INTERVIEWS, REVIEWS & RELATED ARTICLES
The Music MAY 21, 2014 - by Brendan Telford
OWEN PALLETT: IN CONFLICT
Owen Pallett's intricate song compositions have been the backbone of Arcade Fire 's more ebullient extrapolations, and he's been a strings-for-hire for the likes of Beirut, The National and Spike Jonze. Yet solo, the Canadian brings forth much more introspective, ultra-personal pop that is equal parts mawkish and confident. Like Sufjan Stevens, Pallett's softly lilting voice plays well on the stereo; unlike Stevens, Pallett's grandiose, garrulous and wryly emotional lyrics and compositions do not.
With In Conflict, Pallett's second LP under his own name, he doesn't change this trajectory. If anything, the ambitious melding ohf live instrumentation (with the aid of a Czech orchestra), orchestral synthesizers from Brian Eno boosts Pallett's idiosyncrasies a hundredfold. I Am Not Afraid is a strings-piano-and-electronica heavy musing of overcoming real and perceived fears, and the album only builds from there. The Riverbed is a terser affair, a clamorous effort with a marching beat and guitar riff driving Pallett's operatic mores, something Xiu Xiu's Jamie Stewart might find a kinship with, while the Talking Heads-esque playfulness of Soldier's Rock plays with form as Pallett sings, "Pick up the bayonet / And run it through the stomach of your brother".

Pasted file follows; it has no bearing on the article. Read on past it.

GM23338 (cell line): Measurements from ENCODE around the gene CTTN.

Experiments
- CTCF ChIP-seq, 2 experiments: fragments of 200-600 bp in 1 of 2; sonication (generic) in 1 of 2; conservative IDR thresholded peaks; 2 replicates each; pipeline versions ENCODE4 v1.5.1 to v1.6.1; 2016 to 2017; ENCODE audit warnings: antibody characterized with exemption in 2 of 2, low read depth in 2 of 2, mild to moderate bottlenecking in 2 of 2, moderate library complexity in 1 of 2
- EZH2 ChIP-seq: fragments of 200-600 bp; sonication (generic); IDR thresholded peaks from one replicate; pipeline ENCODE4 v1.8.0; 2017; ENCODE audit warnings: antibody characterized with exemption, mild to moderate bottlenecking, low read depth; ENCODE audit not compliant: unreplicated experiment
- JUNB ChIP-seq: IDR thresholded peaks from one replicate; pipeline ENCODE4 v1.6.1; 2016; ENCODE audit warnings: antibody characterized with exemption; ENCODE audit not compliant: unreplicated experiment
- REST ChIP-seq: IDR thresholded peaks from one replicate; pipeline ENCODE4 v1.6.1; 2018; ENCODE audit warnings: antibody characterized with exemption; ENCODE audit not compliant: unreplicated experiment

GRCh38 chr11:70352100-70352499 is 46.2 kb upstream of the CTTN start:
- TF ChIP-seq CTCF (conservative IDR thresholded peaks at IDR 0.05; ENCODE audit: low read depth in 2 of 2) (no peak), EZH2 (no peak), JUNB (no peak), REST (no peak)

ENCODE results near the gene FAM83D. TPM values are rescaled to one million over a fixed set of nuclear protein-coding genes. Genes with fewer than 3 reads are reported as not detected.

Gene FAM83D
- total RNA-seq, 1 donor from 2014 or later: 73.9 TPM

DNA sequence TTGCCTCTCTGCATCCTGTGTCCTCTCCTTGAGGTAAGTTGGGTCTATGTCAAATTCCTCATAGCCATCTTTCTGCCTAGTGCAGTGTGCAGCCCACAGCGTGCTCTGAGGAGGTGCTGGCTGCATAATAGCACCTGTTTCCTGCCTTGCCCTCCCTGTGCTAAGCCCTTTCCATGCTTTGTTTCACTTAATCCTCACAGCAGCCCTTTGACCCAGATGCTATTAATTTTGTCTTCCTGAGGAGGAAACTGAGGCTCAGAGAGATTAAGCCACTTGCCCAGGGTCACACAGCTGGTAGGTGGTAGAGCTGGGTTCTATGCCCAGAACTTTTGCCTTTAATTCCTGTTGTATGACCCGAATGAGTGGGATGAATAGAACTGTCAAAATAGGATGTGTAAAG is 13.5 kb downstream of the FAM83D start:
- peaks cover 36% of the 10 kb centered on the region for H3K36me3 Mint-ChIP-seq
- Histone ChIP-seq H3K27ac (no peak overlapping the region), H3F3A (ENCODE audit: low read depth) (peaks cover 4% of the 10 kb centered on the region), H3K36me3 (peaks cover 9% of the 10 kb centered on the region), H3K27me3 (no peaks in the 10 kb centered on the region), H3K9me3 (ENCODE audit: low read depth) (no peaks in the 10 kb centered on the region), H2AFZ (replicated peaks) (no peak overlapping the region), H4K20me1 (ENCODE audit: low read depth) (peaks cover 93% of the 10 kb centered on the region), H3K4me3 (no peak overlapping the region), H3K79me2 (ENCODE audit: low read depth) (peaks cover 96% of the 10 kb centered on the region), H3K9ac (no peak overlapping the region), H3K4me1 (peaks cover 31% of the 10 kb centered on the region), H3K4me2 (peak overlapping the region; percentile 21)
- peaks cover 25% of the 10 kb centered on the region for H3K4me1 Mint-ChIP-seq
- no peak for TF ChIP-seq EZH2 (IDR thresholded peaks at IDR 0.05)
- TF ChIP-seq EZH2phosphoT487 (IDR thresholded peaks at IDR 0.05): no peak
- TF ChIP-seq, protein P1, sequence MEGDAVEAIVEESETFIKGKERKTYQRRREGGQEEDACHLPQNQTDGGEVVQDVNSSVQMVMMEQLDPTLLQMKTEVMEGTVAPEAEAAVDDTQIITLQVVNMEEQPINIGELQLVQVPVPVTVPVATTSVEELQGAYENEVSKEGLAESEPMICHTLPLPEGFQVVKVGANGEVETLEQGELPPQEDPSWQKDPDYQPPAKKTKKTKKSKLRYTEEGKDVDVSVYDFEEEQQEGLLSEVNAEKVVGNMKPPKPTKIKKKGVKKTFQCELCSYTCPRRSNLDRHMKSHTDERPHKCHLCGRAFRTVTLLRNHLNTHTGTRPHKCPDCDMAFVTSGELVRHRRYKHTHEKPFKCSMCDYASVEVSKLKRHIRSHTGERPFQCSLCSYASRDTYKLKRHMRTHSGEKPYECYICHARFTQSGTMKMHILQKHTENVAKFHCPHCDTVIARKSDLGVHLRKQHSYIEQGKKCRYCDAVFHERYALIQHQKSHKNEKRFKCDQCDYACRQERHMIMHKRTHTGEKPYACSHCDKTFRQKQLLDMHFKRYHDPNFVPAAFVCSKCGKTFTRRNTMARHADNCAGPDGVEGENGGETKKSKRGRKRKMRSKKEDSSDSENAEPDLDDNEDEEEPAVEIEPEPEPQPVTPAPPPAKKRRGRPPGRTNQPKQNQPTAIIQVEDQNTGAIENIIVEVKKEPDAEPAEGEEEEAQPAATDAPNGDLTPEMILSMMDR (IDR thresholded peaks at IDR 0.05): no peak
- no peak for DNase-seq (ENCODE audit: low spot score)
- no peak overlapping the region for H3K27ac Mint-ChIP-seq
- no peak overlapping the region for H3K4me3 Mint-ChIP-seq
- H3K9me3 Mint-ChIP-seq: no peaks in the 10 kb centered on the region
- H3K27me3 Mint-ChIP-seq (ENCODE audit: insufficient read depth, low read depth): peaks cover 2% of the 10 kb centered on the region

Nothing about In Conflict is easy nor should it be. This is Pallett's world, one of ingenuity, flamboyance and verve and no compromises are necessary.